Support for this idea comes not only from fields like perceptual neuroscience and modern vision science but from several other realms of inquiry. Donald D. Hoffman, a professor of cognitive science at the University of California, Irvine has spent the past three decades studying perception, artificial intelligence, evolutionary game theory, and the brain. His findings indeed lend significant support to the idea that visual perception is indeed non-veridical. In a 2016 article with Quanta Magazine, Dr. Hoffman states, “ The classic argument is that those of our ancestors who saw more accurately had a competitive advantage over those who saw less accurately and thus were more likely to pass on their genes that coded for those more accurate perceptions, so after thousands of generations we can be quite confident that we’re the offspring of those who saw accurately, and so we see accurately. That sounds very plausible. But I think it is utterly false. It misunderstands the fundamental fact about evolution, which is that it’s about fitness functions — mathematical functions that describe how well a given strategy achieves the goals of survival and reproduction. The mathematical physicist Chetan Prakash proved a theorem that I devised that says: According to evolution by natural selection, an organism that sees reality as it is will never be more fit than an organism of equal complexity that sees none of reality but is just tuned to fitness. Never.” Furthermore, in regards to the hundreds of thousands of computer simulations run by Dr. Hoffman and his research team, he states, “Some of the [virtual]organisms see all of the reality, others see just part of the reality, and some see none of the reality, only fitness. Who wins? Well, I hate to break it to you, but perception of reality goes extinct. In almost every simulation, organisms that see none of reality but are just tuned to fitness drive to extinction all the organisms that perceive reality as it is. So the bottom line is, evolution does not favor veridical, or accurate perceptions. Those perceptions of reality go extinct.”
But the counterintuitiveness of the vision system is not limited to the big picture (pardon the pun.) Even at the earliest steps through the vision process, we find one counterintuitive factor or scenario after another. For example, did you know that when light energy interacts with our specialized light-sensitive receptors, they respond with less activity instead of more? (in other words, our light-sensitive cells (photoreceptors) are far more active in the absence of light!) Or How about the fact that all of the biological machinery that effect processes downstream from those receptors is found upstream (getting in the way of the light)? And while many of you might be aware that the incoming light patterns are inverted and reversed on the retina, did you know that those patterns must first pass through a dense web of blood vessels that you have perceptually adapted to? It’s true. So let’s now move to look at some of the observable machinery and processes that facilitate our perceptions so that we may better appreciate, dissect, or navigate this topic.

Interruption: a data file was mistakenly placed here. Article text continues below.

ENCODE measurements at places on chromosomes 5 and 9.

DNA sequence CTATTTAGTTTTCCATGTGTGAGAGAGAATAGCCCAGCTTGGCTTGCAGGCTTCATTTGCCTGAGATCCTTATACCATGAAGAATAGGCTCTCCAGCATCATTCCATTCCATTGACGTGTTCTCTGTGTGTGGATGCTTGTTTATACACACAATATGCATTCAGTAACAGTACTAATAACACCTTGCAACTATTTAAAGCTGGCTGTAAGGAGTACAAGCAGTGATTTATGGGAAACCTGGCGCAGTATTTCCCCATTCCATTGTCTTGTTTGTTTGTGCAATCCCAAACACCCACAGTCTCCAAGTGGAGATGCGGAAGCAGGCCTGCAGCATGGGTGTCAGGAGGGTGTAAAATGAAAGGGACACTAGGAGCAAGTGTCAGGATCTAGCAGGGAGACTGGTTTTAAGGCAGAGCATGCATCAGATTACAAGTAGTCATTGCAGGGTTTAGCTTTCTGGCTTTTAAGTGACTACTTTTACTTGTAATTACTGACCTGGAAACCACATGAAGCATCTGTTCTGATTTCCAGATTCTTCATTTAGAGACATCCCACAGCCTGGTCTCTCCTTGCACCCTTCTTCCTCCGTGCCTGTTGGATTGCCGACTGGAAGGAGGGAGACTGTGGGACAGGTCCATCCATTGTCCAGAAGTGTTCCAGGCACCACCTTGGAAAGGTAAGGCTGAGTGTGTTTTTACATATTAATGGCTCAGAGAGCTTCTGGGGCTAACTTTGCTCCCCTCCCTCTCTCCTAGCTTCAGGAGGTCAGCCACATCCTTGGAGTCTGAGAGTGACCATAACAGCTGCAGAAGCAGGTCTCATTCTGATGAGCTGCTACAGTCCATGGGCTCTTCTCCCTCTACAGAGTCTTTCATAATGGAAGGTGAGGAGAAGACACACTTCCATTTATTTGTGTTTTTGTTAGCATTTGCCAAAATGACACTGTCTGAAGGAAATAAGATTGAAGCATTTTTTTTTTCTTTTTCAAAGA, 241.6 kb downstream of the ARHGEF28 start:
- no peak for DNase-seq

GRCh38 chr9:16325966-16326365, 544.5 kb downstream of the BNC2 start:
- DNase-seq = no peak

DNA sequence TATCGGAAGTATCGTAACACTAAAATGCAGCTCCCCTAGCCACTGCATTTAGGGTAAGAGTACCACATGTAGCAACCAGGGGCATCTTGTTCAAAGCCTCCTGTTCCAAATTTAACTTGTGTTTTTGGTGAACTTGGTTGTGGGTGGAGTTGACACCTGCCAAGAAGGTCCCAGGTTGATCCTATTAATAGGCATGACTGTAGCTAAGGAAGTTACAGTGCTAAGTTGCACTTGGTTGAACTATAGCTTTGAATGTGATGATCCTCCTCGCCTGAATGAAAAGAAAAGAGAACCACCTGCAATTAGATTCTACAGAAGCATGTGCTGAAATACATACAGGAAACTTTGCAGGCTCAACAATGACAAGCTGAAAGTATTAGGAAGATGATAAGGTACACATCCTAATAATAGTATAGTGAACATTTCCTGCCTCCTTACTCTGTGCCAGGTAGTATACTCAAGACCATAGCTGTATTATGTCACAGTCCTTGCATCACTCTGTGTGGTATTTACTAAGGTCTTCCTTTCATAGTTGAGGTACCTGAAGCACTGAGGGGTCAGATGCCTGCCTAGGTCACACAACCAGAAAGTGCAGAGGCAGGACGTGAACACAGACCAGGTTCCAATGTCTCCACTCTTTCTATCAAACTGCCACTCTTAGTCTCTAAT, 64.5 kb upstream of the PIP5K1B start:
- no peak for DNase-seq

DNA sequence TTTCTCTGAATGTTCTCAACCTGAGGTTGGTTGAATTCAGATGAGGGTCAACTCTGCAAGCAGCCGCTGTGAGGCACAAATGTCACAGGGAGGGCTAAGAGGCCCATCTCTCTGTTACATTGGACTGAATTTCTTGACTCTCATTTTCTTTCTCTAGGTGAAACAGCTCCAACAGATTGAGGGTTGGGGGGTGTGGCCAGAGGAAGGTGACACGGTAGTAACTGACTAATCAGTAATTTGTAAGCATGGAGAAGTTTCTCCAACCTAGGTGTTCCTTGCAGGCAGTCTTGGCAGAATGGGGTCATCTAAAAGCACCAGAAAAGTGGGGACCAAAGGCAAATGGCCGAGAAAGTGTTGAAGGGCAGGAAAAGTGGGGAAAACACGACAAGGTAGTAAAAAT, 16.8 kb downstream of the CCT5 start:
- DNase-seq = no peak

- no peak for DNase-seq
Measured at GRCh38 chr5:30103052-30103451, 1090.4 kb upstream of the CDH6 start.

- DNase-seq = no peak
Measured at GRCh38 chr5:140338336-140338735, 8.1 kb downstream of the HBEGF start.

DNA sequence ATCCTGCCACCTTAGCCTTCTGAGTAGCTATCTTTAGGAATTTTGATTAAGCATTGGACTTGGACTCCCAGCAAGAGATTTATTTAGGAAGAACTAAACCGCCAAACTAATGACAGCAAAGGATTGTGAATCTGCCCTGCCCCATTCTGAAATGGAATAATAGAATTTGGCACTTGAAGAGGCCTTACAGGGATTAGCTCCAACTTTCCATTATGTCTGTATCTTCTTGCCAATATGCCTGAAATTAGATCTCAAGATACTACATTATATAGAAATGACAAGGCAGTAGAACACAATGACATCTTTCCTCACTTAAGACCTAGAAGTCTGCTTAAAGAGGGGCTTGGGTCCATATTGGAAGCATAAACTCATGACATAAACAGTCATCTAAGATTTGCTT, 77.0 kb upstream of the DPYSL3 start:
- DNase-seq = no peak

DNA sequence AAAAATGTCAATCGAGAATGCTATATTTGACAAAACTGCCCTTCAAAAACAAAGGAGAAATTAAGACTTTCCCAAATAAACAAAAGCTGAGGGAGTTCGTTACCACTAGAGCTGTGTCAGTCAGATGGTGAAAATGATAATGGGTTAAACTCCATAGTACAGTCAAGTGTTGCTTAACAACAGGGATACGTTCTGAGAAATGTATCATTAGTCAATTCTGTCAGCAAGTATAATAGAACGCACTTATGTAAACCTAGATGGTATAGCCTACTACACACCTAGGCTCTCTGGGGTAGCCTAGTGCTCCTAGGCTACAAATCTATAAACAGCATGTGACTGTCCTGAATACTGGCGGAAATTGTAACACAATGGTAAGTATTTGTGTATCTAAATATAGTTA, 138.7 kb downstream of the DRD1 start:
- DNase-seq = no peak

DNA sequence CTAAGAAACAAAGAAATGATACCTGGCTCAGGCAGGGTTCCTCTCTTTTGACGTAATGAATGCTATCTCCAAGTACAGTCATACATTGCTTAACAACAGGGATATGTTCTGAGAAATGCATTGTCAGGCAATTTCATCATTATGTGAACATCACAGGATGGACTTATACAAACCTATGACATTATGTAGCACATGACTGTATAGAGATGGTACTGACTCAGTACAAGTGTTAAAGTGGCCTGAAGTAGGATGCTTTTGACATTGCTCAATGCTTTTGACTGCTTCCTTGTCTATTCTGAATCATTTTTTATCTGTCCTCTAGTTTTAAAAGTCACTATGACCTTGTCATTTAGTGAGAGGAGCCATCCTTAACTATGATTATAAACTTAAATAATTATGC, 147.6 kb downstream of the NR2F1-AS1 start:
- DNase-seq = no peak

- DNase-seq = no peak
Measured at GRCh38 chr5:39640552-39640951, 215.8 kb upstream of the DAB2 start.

Let’s begin with light. As I put forth earlier, visual perception can be defined as the ability to interpret the surrounding environment by processing information that is contained in visible light. This term, visible light, describes a portion of the electromagnetic spectrum that is visible to the human eye. The electromagnetic radiation in this range of wavelengths is called visible light or more simply, light. A typical human eye will respond to wavelengths ranging from about 390 to 700 nanometers.
A diagram of the electromagnetic spectrum, showing various properties across the range of frequencies and wavelengths
Visible light rays enter the eye through a small aperture called the pupil. A dome-shaped transparent structure covering the pupil (called the cornea) assists in this entrance, and with the help of a biconvex lens right inside of the pupil, guides the light rays into a focused light pattern onto a region at the back of the inner eyeball called the retina. This tissue is the neural component of the eye that contains specialized light-sensitive cells called photoreceptors. It is these specialized photosensitive receptors that will convert the environmental energy (light) into electrical signals that our brains can use. This process is called phototransduction.
Now upon reading that last paragraph, some might be quick to state that thus far, the eye sort of sounds like a camera. I mean, the basic idea behind photography is to record a projected light pattern with an electronic sensor or light-sensitive plate that can be used to generate a percept surrogate. Generally speaking, in the case of the digital camera sensors (something often compared with the retina), each pixel in the sensor’s array absorbs photons and generates electrons. These electrons are stored as an electrical charge proportional to the light intensity at a location on the sensor called a potential well. The electric charge is then converted to an analog voltage that is then amplified and digitized (turned into numbers.) The composite pattern of data from this process (stored as binary) represents the pattern of light that the sensor was exposed to and may be used to create an image of the light pattern recorded during the exposure event. Additionally, a Bayer mask or Bayer filter (a color filter array) is placed over the sensor so as to collect wavelength information at each pixel in addition to information regarding light intensity.